What do Shelter, the Campaign to Protect Rural England, the National Landlords Association, the New Economics Foundation and centre-right think tank Onward all agree on? Not much, admittedly. The world is round. Homelessness is bad. And we must fix the UK’s broken land laws to get a grip on the housing crisis.
Last week was an important week for housing policy.
An important week for the thousands of men and women bedding down on our streets tonight; nearly 80,000 households going home to temporary accommodation; 1.2 million families waiting for their names to come to the top of the social housing waiting list and half a million social housing tenants without a decent home.Rough sleeper strategy
A new report from the Raynsford Review explains why the planning system has worsened over the past hundred years and that, to fix it, we need to start talking about homes and not units again.
Planning is not boring, honestly. It’s critically important. It’s not about S106 and CIL, but rather affordable housing, and how communities function. And it’s at a crossroads right now, as the government is currently reviewing national planning laws.
Here at Shelter, we’re all for getting more affordable homes built. It’s the only long-term, permanent fix to our housing and homelessness crisis. But in recent years, it hasn’t always felt like the planning system is on our side. Rules like the viability loophole have made it harder to get the affordable homes communities really need coming through the planning system. But there is one great, unsung hero of the planning system that has been steadily chipping away at the … Read more
We were promised that the chancellor’s Spring Statement today would be boring – and he didn’t disappoint.
As all the big news will be in the Autumn Budget, observers only have some relatively minor details to comment on – but there’s always something of interest in the details, and some of the details this time suggest the end of the long winter of the housing shortage may finally be in sight.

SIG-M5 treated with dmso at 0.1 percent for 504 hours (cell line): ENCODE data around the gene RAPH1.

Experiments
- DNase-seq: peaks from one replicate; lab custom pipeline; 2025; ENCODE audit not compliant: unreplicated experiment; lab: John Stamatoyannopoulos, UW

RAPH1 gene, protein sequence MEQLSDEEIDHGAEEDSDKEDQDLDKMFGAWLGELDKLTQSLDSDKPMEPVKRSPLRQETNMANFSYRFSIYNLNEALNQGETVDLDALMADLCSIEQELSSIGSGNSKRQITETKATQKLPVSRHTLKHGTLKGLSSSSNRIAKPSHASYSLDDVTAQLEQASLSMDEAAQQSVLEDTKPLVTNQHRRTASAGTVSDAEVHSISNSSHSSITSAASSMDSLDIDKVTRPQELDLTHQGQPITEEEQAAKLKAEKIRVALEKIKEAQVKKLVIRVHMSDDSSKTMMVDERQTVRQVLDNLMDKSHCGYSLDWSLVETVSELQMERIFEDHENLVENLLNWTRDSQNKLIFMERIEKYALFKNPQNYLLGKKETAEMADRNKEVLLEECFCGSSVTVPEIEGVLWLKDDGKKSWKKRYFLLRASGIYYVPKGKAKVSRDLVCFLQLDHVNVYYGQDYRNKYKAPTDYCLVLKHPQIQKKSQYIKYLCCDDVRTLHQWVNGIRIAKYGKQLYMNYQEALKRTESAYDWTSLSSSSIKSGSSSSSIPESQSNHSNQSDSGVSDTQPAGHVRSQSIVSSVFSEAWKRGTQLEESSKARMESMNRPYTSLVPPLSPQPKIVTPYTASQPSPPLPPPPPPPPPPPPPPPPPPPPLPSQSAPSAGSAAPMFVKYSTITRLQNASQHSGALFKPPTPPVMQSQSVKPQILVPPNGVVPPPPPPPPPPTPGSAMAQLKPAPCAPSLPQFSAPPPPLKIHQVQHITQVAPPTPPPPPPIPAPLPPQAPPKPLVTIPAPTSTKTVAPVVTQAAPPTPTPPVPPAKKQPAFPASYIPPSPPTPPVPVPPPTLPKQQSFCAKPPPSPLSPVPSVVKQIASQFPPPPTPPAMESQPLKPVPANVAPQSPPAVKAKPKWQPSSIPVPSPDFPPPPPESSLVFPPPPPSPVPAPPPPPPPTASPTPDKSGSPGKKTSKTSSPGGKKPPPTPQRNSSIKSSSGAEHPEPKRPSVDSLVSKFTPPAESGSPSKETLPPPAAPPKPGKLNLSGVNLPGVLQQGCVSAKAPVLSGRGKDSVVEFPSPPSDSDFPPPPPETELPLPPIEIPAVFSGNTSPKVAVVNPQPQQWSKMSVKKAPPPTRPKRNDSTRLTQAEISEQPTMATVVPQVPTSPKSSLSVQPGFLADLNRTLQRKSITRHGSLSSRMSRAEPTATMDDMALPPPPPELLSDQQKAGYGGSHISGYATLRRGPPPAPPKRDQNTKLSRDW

Firstly, it’s great that tackling the housing crisis is … Read more
On Monday, Theresa May’s government announced a shake-up of planning rules, including a new version of the National Planning Policy Framework (NPPF). The aim is to get more homes built, as pretty much everyone now accepts that this is the best way to tackle the housing crisis.
Over the coming weeks, we will go through all these proposed planning changes with a fine-toothed comb to work out just what they mean for the supply of genuinely affordable homes. But for … Read more
The Campaign to Protect Rural England (CPRE) is known for sticking up for the countryside and rural communities, while Shelter is known for campaigning to end bad housing and homelessness. These are not two charities you might automatically pair together. However, both organisations have a long history of campaigning to ensure that the needs of communities are met, first and foremost, when housing developments are planned and delivered – countrywide, in Shelter’s case, and in rural areas, in CPRE’s. And … Read more
A year ago today we launched New Civic Housebuilding, setting out our vision for reviving England’s tradition of building attractive, affordable homes. With the newly rebranded Ministry of Housing and its agency, Homes England, talking up their role in transforming house building, and the new National Planning Policy Framework due next week, this feels like a good moment to assess progress.The need for public housebuilding
The government commitment to building a lot more homes is an essential first … Read more
The net worth of the UK has more than tripled since 1995. But I’m betting you don’t feel three times richer than you were 20 years ago, or that the country as a whole is rolling in cash. So where’s it all gone? New data from the Office for National Statistics (ONS) shows that most of it has gone to one place: land.
This new data shows just how stark the problem is:land values rose by £280 billion in… Read more
Housing campaigners need to acknowledge the uncomfortable quandary about the passing of the Housing and Planning Act. As we pointed out last week, despite near unprecedented concern in the Lords, the government ultimately felt comfortable enough to stand firm with its vision for social housing. It is a notable show of resolve in a year that has seen U-turns on everything from tax credits through academies to the Human Rights Act.
I think an anecdote from the start of … Read more
On Tuesday something strange happened. Everyone in politics agreed on something.
One North – a collection of five cities working together – put forward an ambitious proposal on how to improve transport connectivity, dubbed the “Crossrail of the North”.
George Osborne pledged support, stating he’d make the plans the centrepiece of his Autumn Statement. And Ed Balls welcomed the proposals too.
However, before everyone runs away with themselves I want to offer an amendment, an addition to the plans. Let’s … Read more
In January, the Evening Standard reported a recent poll, carried out by Ipsos MORI for London Councils, which revealed that four in five Londoners (82 per cent) agree there is a “housing crisis in London”.
It is little wonder when you consider the state of our capital’s housing.
London is unaffordable
House prices in the capital are 18.1 per cent higher than their pre-recession peak in January 2008. The average home was valued at £441,000 in November 2013, … Read more